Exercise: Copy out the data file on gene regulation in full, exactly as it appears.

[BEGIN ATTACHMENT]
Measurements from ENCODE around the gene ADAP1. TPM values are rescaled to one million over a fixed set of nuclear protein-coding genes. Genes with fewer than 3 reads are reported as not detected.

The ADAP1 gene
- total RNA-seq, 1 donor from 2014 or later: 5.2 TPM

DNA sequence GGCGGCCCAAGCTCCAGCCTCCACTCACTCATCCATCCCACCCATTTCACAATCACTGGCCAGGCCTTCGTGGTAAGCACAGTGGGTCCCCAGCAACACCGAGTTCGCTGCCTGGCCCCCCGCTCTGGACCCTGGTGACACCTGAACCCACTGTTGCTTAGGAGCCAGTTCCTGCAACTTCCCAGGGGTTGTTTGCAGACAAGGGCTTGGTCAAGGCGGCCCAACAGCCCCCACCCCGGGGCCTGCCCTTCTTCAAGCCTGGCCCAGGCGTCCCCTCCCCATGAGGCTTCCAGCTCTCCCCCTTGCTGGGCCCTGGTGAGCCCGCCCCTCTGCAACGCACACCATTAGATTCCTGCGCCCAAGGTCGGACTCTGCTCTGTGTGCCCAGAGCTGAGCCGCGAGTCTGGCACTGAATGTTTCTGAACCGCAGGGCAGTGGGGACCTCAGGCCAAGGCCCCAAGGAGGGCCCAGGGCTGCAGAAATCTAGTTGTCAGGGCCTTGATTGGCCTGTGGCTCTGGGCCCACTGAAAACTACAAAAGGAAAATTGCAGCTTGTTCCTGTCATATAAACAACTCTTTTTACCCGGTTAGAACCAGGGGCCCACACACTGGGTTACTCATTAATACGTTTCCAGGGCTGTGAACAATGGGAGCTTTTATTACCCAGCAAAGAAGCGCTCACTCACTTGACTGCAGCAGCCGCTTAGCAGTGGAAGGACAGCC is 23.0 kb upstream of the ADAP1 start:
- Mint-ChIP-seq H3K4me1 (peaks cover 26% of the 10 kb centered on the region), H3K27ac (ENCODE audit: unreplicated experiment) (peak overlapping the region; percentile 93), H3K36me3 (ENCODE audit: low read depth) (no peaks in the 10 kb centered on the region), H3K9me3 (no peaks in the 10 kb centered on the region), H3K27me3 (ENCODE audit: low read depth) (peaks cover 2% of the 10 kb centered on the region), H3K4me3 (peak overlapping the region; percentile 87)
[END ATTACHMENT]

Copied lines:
Measurements from ENCODE around the gene ADAP1. TPM values are rescaled to one million over a fixed set of nuclear protein-coding genes. Genes with fewer than 3 reads are reported as not detected.

The ADAP1 gene
- total RNA-seq, 1 donor from 2014 or later: 5.2 TPM

DNA sequence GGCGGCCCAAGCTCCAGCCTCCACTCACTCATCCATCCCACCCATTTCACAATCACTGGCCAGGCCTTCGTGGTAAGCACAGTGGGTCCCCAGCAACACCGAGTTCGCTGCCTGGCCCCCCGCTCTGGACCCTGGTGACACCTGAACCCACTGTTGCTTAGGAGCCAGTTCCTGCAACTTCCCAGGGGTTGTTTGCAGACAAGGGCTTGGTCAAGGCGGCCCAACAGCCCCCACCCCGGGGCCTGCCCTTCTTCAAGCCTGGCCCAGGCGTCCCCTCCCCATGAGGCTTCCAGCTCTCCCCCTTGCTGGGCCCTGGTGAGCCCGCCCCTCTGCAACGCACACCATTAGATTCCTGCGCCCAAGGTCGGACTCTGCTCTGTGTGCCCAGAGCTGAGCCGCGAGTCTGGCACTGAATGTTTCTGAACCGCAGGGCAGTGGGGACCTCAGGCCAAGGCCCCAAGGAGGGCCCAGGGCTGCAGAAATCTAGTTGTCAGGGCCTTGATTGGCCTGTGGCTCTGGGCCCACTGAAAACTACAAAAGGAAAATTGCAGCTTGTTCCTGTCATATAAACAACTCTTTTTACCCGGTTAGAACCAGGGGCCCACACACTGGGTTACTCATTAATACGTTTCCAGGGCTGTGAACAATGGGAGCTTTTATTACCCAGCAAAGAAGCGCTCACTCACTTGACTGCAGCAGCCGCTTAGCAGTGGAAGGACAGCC is 23.0 kb upstream of the ADAP1 start:
- Mint-ChIP-seq H3K4me1 (peaks cover 26% of the 10 kb centered on the region), H3K27ac (ENCODE audit: unreplicated experiment) (peak overlapping the region; percentile 93), H3K36me3 (ENCODE audit: low read depth) (no peaks in the 10 kb centered on the region), H3K9me3 (no peaks in the 10 kb centered on the region), H3K27me3 (ENCODE audit: low read depth) (peaks cover 2% of the 10 kb centered on the region), H3K4me3 (peak overlapping the region; percentile 87)